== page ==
The choice is not between Musharraf and Islamic extremists. As the recent legislative elections showed, there is a moderate majority of Pakistanis, and they are the people we need on our side to win the war against Al Qaeda. That is why we should dramatically increase our support for the Pakistani people -- for education, economic development, and democratic institutions. That child in Pakistan must know that we want a better life for him, that America is on his side, and that his interest in opportunity is our interest as well. That's the promise that America must stand for.
And for his sake and ours, we cannot tolerate a sanctuary for terrorists who threaten America's homeland and Pakistan's stability. If we have actionable intelligence about high-level Al Qaeda targets in Pakistan's border region, we must act if Pakistan will not or cannot. Senator Clinton, Senator McCain, and President Bush have all distorted and derided this position, suggesting that I would, quote, invade or bomb Pakistan. This is politics, pure and simple. My position, in fact, is the same pragmatic policy that all three of them have belatedly -- if quietly -- acknowledged is one we should pursue. Indeed, it was months after I called for this policy that a top Al Qaeda leader was taken out in Pakistan by an American aircraft. And remember that the same three individuals who now criticize me for supporting a targeted strike on the terrorists who carried out the 9-11 attacks are the same three individuals that supported an invasion of Iraq -- a country that had nothing to do with 9-11.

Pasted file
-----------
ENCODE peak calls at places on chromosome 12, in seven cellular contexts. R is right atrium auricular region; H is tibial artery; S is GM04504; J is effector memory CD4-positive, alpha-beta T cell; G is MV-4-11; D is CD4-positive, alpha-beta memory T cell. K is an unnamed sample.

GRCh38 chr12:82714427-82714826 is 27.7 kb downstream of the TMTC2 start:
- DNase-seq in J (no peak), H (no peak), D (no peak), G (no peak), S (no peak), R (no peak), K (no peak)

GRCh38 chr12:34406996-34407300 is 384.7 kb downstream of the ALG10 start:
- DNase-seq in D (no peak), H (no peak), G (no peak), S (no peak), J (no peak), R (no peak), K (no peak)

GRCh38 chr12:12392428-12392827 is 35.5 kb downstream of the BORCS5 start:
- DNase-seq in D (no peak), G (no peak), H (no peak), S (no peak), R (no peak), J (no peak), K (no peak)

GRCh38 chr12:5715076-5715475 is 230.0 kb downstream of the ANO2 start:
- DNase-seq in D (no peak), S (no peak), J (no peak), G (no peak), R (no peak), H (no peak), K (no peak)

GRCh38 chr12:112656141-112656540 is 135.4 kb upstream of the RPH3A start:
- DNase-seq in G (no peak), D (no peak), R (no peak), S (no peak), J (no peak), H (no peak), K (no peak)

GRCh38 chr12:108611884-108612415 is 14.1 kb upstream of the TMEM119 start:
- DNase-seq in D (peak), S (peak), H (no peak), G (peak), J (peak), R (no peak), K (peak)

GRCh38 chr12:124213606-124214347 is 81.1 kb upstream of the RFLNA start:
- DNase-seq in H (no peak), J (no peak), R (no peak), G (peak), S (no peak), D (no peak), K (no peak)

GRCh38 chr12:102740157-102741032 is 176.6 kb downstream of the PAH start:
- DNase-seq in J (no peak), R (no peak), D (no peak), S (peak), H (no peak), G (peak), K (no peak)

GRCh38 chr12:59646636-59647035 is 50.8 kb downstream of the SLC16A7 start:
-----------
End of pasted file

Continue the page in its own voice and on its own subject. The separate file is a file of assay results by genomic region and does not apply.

It is precisely this kind of political point-scoring that's opened up the security gap in this country. We have a security gap when candidates say they will follow Osama bin Laden to the gates of hell, but refuse to follow him where he actually is. What we need in our next Commander in Chief is not a stubborn refusal to acknowledge reality or empty rhetoric about 3 a.m. phone calls. What we need is a pragmatic strategy that focuses on fighting our real enemies, rebuilding alliances, and renewing our engagement with the world's people.
From the March 19 edition  of MSNBC's Race for the White House with David Gregory:
JOE SCARBOROUGH (MSNBC host): I'm not trying to be hilarious, I'm just saying that this sort of gotcha, jeopardy politics may work with us and we may roll our eyes, but I've got a feeling that the people that decide who get elected don't care about this any more than they care about --
GREGORY: Hold on.
SCARBOROUGH: -- intelligence committee made the same mistake.
GREGORY: Hold on. Mike Murphy, go ahead. Mike Murphy, go ahead.
MURPHY: Yeah. John McCain is praying, is praying every day that this election comes down to expertise on foreign policy. Barack Obama's talked about paratroopers into Islamabad, for heaven's sake. So this is the gaffe; it's a speed bump. He corrected himself. Everybody knows McCain's strong suit --
GREGORY: All right.
MURPHY: -- is this foreign policy stuff. The question is the economy and --
GREGORY: I got one more item --
RACHEL MADDOW (MSNBC analyst): And he showed a huge weakness on his strong suit --
GREGORY: Hold on, I got one more item to get into the "The War Room." Today's last look behind the campaign curtain: Indiana is the new New Hampshire?
* A search of the Nexis database for the past five years using the terms "Obama" and "paratrooper!" and "Islamabad" or "Pakistan" found no examples of Obama advocating or discussing the use of paratroopers in Pakistan.